A team of Chinese researchers examined effects of oil use on bird development, intestinal health and production in an attempt to better understand the intestinal reaction of broilers.
The oregano essential oil (OEO) also was examined as a possible replacement for antibiotic growth promoters (AGP), they said.
“Inclusion of OEO at 300 and 600 mg/kg in feed increased the ADG [average daily gain] of broilers which may be related to the increased VCR [villus height to crypt depth ratio] and decreased CD [crypt depth] in the jejunum of broilers,” said researchers. “Furthermore, dietary OEO at 600 mg/kg could improve dressing percentage, eviscerated rate, and leg muscle percentage and induce a decrease in abdominal fat percentage of broilers.”
Why oregano oil
As restrictions are placed on the use of antibiotics with animal production, different treatments have been researched in poultry to boost growth, said researchers. These treatments include phytogenic feed additives and essential oils.
Oregano essential oil has been classed as GRAS or generally recognized as safe in the US and is considered beneficial for intestinal microflora, they said. However, results of tests with poultry have been inconsistent.
Additionally, the effect of oil supplementation on abdominal fat is not clear, they said. Nor is there a great understanding of what oil use does to intestinal morphology and health.
“It seems that the response of broiler chickens to the dietary inclusion of OEO is not clear,” said the scientists. “Therefore, this study was conducted to evaluate the effects of OEO supplementation to basal diet on growth performance, carcass traits and jejunal morphology of broilers, and accordingly estimate the potential of OEO as an alternative for AGPs.”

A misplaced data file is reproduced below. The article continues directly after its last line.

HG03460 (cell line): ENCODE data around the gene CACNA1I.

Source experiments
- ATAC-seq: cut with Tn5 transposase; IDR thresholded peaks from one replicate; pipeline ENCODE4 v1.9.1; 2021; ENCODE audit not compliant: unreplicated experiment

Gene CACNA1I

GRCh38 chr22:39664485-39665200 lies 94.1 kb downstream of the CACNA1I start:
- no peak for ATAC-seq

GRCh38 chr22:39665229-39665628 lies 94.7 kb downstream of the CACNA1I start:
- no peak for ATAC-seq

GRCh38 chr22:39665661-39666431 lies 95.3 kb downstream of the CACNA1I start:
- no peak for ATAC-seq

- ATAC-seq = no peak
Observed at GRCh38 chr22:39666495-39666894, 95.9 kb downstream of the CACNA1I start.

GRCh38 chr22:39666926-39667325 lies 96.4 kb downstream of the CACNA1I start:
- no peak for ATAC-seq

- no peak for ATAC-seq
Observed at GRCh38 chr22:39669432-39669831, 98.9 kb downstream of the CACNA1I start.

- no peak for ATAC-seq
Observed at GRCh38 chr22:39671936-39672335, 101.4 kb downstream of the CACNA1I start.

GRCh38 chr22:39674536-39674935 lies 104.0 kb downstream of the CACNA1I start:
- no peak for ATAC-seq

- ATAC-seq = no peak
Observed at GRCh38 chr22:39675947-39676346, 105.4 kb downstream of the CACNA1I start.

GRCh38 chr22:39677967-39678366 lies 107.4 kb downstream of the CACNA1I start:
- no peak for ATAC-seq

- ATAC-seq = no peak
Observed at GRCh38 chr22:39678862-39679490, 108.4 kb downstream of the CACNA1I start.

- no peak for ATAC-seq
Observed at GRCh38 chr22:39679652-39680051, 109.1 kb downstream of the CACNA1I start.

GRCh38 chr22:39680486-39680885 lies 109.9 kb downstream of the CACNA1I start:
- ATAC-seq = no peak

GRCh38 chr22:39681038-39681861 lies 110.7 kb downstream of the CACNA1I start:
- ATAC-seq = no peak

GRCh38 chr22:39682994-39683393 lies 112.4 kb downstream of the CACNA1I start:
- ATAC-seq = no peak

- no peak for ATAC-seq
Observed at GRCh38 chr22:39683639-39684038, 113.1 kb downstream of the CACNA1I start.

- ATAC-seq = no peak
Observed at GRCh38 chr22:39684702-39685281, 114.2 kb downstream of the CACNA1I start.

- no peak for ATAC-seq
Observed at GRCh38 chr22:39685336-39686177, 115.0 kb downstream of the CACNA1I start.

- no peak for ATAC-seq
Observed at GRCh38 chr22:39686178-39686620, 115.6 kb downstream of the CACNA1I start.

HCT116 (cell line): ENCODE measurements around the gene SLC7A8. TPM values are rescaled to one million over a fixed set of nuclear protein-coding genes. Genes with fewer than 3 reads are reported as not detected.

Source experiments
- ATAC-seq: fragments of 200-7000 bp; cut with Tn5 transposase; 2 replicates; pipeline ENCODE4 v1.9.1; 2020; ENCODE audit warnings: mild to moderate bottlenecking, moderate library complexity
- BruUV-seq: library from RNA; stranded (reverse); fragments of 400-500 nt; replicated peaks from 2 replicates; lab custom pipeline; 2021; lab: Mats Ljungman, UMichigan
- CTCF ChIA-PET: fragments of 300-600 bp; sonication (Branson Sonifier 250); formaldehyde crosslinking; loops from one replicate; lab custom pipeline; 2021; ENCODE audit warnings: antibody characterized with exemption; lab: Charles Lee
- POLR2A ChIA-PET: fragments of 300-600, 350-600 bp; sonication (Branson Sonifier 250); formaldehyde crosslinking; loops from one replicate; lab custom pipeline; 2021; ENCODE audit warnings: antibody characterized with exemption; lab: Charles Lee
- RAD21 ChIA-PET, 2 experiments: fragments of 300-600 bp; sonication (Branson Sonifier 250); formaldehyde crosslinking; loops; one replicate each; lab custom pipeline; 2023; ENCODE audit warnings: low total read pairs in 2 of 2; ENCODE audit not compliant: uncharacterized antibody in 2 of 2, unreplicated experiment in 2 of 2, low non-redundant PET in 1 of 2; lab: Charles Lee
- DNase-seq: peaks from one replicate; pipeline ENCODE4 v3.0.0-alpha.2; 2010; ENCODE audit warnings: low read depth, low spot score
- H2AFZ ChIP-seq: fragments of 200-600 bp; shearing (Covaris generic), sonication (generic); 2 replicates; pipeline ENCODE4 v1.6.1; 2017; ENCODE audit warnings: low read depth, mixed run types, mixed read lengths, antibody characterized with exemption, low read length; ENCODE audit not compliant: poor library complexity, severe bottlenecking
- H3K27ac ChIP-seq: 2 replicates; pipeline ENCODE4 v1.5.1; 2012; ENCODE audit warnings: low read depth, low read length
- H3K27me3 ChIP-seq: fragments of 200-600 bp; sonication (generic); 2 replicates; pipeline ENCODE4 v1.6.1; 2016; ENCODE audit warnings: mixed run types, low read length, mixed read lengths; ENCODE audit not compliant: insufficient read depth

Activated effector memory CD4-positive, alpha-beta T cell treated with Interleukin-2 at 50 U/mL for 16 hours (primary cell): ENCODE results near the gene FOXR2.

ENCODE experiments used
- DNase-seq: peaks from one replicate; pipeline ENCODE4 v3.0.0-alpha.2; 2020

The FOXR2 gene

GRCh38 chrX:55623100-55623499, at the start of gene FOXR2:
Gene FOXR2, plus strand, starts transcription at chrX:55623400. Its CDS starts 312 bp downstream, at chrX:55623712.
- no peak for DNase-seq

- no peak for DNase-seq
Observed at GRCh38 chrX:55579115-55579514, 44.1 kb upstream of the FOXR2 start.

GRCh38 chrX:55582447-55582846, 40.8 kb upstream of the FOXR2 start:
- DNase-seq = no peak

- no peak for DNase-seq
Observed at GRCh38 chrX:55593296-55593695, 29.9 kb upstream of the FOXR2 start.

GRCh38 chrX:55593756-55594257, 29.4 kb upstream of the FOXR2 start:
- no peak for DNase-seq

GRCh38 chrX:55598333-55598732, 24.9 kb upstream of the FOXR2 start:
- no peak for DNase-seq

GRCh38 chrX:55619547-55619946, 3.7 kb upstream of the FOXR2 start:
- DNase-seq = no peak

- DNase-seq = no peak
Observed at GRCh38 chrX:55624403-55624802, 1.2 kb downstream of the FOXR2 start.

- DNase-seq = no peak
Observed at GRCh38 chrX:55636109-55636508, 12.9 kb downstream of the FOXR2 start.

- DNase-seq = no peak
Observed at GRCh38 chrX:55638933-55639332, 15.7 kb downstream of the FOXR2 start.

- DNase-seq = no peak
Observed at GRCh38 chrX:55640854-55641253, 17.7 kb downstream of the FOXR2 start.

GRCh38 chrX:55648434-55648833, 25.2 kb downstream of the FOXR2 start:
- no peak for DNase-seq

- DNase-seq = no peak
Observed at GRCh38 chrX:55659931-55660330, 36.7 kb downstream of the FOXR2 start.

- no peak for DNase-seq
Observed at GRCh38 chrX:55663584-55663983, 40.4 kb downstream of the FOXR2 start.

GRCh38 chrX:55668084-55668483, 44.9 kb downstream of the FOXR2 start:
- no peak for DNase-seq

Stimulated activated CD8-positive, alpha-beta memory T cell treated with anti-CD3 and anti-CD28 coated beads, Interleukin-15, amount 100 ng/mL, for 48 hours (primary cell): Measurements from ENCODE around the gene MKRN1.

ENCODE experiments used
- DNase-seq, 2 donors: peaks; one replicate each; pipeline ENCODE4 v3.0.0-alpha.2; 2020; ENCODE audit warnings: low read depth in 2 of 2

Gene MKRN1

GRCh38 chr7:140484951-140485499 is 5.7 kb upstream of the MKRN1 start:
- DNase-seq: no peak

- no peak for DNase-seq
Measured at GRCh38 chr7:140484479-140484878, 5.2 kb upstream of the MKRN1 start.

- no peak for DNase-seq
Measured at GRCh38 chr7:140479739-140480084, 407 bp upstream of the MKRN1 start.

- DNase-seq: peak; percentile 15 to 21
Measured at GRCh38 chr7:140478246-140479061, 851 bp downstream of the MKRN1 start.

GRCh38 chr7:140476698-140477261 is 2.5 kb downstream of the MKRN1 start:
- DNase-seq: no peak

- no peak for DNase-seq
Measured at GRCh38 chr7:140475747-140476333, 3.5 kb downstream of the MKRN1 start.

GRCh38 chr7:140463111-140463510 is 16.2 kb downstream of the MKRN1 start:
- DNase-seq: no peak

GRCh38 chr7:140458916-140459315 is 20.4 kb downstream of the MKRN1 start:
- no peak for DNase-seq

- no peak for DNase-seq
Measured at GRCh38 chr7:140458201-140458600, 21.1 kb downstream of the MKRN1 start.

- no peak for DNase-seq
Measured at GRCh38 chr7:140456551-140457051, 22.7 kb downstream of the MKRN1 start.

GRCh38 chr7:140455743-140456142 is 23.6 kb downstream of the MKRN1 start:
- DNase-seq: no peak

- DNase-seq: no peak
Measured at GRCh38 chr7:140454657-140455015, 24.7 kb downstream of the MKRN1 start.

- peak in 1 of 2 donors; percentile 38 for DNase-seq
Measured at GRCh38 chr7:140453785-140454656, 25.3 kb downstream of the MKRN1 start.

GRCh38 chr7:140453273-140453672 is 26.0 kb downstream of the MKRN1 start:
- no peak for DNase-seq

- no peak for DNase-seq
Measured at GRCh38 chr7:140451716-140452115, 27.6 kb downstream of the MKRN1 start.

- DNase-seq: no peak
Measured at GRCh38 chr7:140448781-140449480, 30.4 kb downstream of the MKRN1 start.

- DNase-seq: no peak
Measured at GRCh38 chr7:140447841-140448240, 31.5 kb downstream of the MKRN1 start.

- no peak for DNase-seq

In the experiment, 448 birds were started on one of four experimental diets with seven repetitions, said researchers. The trial ran for 42 days.
The diets included a control diet of corn and soybeans (CON), the diet with 8 mg/kg aviamycin (AVI), the control diet with 300 mg/kg oregano essential oil (OEO300) and the corn-soybean diet with 600 mg/kg (OEO600), they said. The oil additive was Orsential Dry produced by Kemin Industries.
Birds were weighed by pen and feed intake was recorded on days 1, 21 and 42 to calculate ADG, average daily feed intake (ADFI) and the feed conversion ratio (FCR), they said.
Two birds per pen were harvested at the end of the trial to assess abdominal fat along with breast and leg muscle characteristics, said researchers. Dressing percentage was calculated and intestinal segments were collected.
Both groups getting the oregano oil demonstrated improved final body weight compared to the control group, said researchers.
“OEO supplementation exhibited a significantly positive effect on the growth performance, carcass traits and intestinal health of broilers, indicating that OEO may be a promising alternative to antibiotic growth promoters,” they said.
By day 21, birds getting the OEO600 diet saw improved ADG and had a lowered feed conversion ratio compared to the control group, they said. Broilers getting the OEO600 diet also had better ADG and ADFI than the AVI group for the entire experimental period.
Both groups getting supplemental oil also showed boosted ADG and ADFI when compared with the control group, said researchers.
Carcass traits were similar for groups getting either of the oil treatments and AVI, they said. The treated birds had better dressing percentage and eviscerated rate when compared to the control group.
Broilers getting the OEO600 diet had highest breast muscle percentage and the least abdominal fat percentage, they said.
No treatment altered the villus height in the jejunum, they said. But the oil supplements decreased the crypt depth and boosted the villus height to crypt depth ratio compared to the control birds.
Source: Animal Feed Science and Technology
Title: Effects of dietary supplementation with oregano essential oil on growth performance, carcass traits and jejunal morphology in broiler chickens
DOI: published online before print: doi:10.1016/j.anifeedsci.2016.02.010
Authors: Q.Y. Peng, J.D. Li, Z. Li, Z.Y. Duan, Y.P. Wu